Although summer movies are usually associated with blaring GCI spectacles playing throughout the world’s multiplexes, in Los Angeles we’re blessed with a popular alternative option — outdoor screenings. Instead of Crows, Goobers, Jujyfruits, Raisinets, and delicious but nauseating gallons of buttered popcorn a ttendees can in many cases pack a picnic basket or grab some proper grub from a food truck.
Now in its second year, The Academy of Motion Pictures Arts & Sciences hosts a series of outdoor film screenings in Hollywood called, straightforwardly, Oscars Outdoors. So far this year they’ve shown Much Ado About Nothing (2012), Twenty Feet from Stardom (2013), National Lampoon’s Vacation (1983), Peter Pan (1953), Vertigo (1958), LA Story (1991), Beetlejuice (1988), What Ever Happened to Baby Jane? (1962), Groundhog Day (1993), Clueless (1995), King Kong (1933), Risky Business (1983), Point Break (1991), Short Term 12 (2013), Big (1988), Blazing Saddles (1974), Women on the Verge of a Nervous Breakdown (Mujeres al borde de un ataque de nervios – 1988), American Graffiti (1973), and Gentlemen Prefer Blondes (1953).
Still to come are Safety Last (1923), Monsoon Wedding (2001), Born in East LA (1987), Rushmore (1998), Grease (1978), and Cinema Paradiso (1988). All remaining screenings are already sold out with the exception of Monsoon Wedding and Born in East LA. On 10 August they’ll be showing and I’ll be attending the screening the former film, which will be introduced by hostess and English–Canadian actress (and former MuchMusic VJ!) Hannah Simone.
The Academy Hollywood campus is located on a lot south of Amoeba Music and The Arclight Hollywood (the entrance is on Homewood Avenue, just off Vine Street) and is accessible by DASH Hollywood, the Metro‘s 210 line and near the Hollywood/Vine Red Line subway station.
Not only will there be the film but a Bollywood-style dance troop, Blue 13 Dance Company, henna tattoos provided by Daksha from Eyebrow Images. There will also be food and beverages courtesy Boba Truck (tea), Bool BBQ (Korean–Mexican fusion), and India Jones Chow Truck (Indian).
Tickets are $5 for the public; free for children ten years and younger; and $3 for Academy members and students with ID. Gates open at 6:30 pm and screenings begin at sunset (~8:01 pm).
Other outdoor summer screenings around the Southland include Atwater Village Movie Nights (Atwater Village), Cinema on the Street (Santa Monica), Cinespia (Hollywood Studio District), Dinner and a Movie at Alcove (Los Feliz), Eat|See|Hear (various venues), Free for All Movie Mondays (Costa Mesa), Friday Night Flicks (Downtown‘s Historic Core), Moonlight Movies on the Beach (Belmont Shore, Long Beach),Silents Under the Stars (Agoura Hills), Silver Lake Picture Show (Silver Lake), Street Food Cinema (Exposition Park)… not to mention our dozen drive-ins). Some of those have ended their 2013 programs already so stay-tuned for next year.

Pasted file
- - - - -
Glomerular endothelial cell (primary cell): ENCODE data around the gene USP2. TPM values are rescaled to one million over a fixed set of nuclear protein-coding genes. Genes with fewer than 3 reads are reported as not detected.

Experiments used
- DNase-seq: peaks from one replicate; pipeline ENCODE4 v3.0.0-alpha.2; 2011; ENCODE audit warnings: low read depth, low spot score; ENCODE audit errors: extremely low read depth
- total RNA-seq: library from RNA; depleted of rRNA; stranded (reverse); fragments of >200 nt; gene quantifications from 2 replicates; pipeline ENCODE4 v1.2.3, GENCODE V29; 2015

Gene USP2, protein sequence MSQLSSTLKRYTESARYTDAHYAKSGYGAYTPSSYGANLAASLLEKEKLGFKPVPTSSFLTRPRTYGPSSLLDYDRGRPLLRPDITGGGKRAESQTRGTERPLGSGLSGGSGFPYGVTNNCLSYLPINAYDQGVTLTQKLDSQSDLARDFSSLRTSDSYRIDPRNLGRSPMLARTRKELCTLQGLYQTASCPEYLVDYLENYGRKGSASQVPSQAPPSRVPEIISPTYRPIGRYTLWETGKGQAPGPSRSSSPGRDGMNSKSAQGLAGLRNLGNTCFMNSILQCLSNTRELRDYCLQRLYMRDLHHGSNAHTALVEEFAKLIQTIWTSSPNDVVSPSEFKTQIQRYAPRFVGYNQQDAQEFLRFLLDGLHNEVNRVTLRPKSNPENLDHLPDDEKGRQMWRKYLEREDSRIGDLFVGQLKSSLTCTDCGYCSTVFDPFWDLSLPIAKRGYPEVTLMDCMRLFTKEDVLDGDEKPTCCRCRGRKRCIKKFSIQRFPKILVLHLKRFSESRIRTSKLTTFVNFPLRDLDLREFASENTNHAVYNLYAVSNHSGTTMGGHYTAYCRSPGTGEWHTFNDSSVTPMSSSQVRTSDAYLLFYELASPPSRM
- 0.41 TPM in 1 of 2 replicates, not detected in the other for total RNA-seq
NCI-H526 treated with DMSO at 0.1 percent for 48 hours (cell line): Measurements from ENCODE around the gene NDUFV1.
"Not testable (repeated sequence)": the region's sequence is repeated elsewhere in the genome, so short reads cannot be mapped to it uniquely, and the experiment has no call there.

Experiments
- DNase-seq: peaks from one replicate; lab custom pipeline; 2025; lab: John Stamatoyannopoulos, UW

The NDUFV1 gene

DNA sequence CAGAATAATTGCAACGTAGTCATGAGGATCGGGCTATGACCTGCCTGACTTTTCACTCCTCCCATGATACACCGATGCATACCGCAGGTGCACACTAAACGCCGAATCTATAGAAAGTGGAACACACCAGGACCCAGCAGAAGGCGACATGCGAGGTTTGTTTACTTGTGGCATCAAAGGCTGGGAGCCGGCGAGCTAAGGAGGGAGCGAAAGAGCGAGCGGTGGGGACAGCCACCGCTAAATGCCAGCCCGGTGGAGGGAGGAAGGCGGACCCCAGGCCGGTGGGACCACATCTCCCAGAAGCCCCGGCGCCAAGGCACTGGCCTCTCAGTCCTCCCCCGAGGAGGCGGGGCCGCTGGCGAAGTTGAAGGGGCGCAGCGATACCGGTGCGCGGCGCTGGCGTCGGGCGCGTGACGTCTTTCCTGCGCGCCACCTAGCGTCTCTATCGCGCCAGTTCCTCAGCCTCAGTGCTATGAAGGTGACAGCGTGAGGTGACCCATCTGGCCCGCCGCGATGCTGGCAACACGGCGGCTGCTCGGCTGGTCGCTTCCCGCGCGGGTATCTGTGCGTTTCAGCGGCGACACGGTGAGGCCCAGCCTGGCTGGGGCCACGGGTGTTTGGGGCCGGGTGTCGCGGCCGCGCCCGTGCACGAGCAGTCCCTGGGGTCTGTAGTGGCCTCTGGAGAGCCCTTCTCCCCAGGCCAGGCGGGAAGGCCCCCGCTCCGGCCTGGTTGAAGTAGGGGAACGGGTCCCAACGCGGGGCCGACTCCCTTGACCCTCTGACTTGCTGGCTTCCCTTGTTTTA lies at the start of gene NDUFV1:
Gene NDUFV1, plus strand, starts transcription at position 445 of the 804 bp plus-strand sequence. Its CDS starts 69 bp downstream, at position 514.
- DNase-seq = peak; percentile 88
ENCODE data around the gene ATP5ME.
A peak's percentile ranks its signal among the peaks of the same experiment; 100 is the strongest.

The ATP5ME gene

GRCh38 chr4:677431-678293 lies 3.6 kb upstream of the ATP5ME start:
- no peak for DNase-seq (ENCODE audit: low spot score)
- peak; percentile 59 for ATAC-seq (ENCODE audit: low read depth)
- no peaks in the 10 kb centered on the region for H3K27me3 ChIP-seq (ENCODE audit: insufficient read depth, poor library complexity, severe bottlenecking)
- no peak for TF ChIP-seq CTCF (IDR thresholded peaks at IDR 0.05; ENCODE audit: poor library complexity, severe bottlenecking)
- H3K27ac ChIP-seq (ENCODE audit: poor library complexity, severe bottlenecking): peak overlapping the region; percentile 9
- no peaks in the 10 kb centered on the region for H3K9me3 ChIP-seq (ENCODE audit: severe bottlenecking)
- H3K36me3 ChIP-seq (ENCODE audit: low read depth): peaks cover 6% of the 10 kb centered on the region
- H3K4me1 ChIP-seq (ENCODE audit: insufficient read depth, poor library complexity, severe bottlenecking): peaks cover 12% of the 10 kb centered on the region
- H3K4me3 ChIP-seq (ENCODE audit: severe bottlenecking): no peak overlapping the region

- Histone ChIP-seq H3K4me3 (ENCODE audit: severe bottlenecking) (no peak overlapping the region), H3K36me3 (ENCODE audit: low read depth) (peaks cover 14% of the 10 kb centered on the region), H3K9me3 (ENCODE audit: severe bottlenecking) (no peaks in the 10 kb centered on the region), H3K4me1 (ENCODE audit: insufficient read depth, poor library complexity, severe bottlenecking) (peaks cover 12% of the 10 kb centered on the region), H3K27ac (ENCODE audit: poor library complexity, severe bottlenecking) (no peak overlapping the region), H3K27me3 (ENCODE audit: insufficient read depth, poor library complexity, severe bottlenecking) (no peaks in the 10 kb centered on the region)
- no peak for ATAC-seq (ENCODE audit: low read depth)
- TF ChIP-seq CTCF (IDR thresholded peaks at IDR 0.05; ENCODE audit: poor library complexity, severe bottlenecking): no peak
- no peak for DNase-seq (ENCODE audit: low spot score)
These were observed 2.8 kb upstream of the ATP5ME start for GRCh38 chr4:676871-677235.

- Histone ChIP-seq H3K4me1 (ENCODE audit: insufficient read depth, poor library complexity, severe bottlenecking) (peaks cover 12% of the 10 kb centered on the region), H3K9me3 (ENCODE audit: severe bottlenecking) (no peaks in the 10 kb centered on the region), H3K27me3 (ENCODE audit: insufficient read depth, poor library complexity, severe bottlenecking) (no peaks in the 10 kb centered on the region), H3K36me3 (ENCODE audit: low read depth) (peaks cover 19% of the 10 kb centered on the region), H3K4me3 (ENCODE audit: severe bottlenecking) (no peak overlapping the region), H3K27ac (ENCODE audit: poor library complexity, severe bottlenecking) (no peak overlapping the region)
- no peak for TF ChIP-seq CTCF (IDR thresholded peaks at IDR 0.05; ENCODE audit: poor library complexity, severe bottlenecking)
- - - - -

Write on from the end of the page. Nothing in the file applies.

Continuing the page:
Eric Brightwell is an adventurer, writer, rambler, explorer, cartographer, and guerrilla gardener who is always seeking writing, speaking, traveling, and art opportunities — or salaried work. He is not interested in writing advertorials, clickbait, listicles, or other 21st century variations of spam. Brightwell’s written work has appeared in Amoeblog, diaCRITICS, and KCET Departures. His work has been featured by the American Institute of Architects, the Architecture & Design Museum, the Craft & Folk Art Museum, Form Follows Function, Los Angeles County Store, Skid Row Housing Trust, and 1650 Gallery. Brightwell has been featured in the Los Angeles Times, Huffington Post, Los Angeles Magazine, LAist, Eastsider LA, Boing Boing, Los Angeles, I’m Yours, and on Notebook on Cities and Culture. He has been a guest speaker on KCRW‘s Which Way, LA? and at Emerson College. Art prints of his maps are available from 1650 Gallery and on other products from Cal31. He is currently writing a book about Los Angeles and you can follow him on Facebook, Instagram, and Twitter.
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